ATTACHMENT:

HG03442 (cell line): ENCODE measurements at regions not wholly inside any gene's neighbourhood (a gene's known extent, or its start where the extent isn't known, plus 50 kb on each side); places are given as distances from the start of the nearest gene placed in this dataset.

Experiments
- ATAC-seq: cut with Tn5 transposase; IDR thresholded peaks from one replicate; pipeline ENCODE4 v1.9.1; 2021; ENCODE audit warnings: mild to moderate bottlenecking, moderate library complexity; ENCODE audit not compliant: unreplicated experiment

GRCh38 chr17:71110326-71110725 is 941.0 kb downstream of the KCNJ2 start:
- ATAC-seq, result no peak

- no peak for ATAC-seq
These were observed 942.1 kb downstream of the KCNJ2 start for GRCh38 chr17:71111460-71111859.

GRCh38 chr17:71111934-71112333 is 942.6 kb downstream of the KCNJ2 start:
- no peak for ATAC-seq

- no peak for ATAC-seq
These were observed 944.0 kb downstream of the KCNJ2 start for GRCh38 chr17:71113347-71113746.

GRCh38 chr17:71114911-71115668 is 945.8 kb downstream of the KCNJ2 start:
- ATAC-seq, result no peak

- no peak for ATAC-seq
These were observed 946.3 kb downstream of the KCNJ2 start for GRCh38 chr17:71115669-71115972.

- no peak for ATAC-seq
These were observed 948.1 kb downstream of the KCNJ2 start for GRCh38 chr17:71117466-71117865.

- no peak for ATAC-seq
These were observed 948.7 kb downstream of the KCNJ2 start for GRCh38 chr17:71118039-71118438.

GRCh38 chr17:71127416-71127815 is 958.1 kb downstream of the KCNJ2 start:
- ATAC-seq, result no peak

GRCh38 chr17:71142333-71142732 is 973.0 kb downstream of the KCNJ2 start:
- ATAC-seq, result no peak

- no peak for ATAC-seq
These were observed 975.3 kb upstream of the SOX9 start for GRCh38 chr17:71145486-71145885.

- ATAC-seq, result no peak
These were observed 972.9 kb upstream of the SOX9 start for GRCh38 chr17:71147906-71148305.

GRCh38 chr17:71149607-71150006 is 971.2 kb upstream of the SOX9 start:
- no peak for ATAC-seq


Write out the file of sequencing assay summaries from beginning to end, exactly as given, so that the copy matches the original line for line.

HG03442 (cell line): ENCODE measurements at regions not wholly inside any gene's neighbourhood (a gene's known extent, or its start where the extent isn't known, plus 50 kb on each side); places are given as distances from the start of the nearest gene placed in this dataset.

Experiments
- ATAC-seq: cut with Tn5 transposase; IDR thresholded peaks from one replicate; pipeline ENCODE4 v1.9.1; 2021; ENCODE audit warnings: mild to moderate bottlenecking, moderate library complexity; ENCODE audit not compliant: unreplicated experiment

GRCh38 chr17:71110326-71110725 is 941.0 kb downstream of the KCNJ2 start:
- ATAC-seq, result no peak

- no peak for ATAC-seq
These were observed 942.1 kb downstream of the KCNJ2 start for GRCh38 chr17:71111460-71111859.

GRCh38 chr17:71111934-71112333 is 942.6 kb downstream of the KCNJ2 start:
- no peak for ATAC-seq

- no peak for ATAC-seq
These were observed 944.0 kb downstream of the KCNJ2 start for GRCh38 chr17:71113347-71113746.

GRCh38 chr17:71114911-71115668 is 945.8 kb downstream of the KCNJ2 start:
- ATAC-seq, result no peak

- no peak for ATAC-seq
These were observed 946.3 kb downstream of the KCNJ2 start for GRCh38 chr17:71115669-71115972.

- no peak for ATAC-seq
These were observed 948.1 kb downstream of the KCNJ2 start for GRCh38 chr17:71117466-71117865.

- no peak for ATAC-seq
These were observed 948.7 kb downstream of the KCNJ2 start for GRCh38 chr17:71118039-71118438.

GRCh38 chr17:71127416-71127815 is 958.1 kb downstream of the KCNJ2 start:
- ATAC-seq, result no peak

GRCh38 chr17:71142333-71142732 is 973.0 kb downstream of the KCNJ2 start:
- ATAC-seq, result no peak

- no peak for ATAC-seq
These were observed 975.3 kb upstream of the SOX9 start for GRCh38 chr17:71145486-71145885.

- ATAC-seq, result no peak
These were observed 972.9 kb upstream of the SOX9 start for GRCh38 chr17:71147906-71148305.

GRCh38 chr17:71149607-71150006 is 971.2 kb upstream of the SOX9 start:
- no peak for ATAC-seq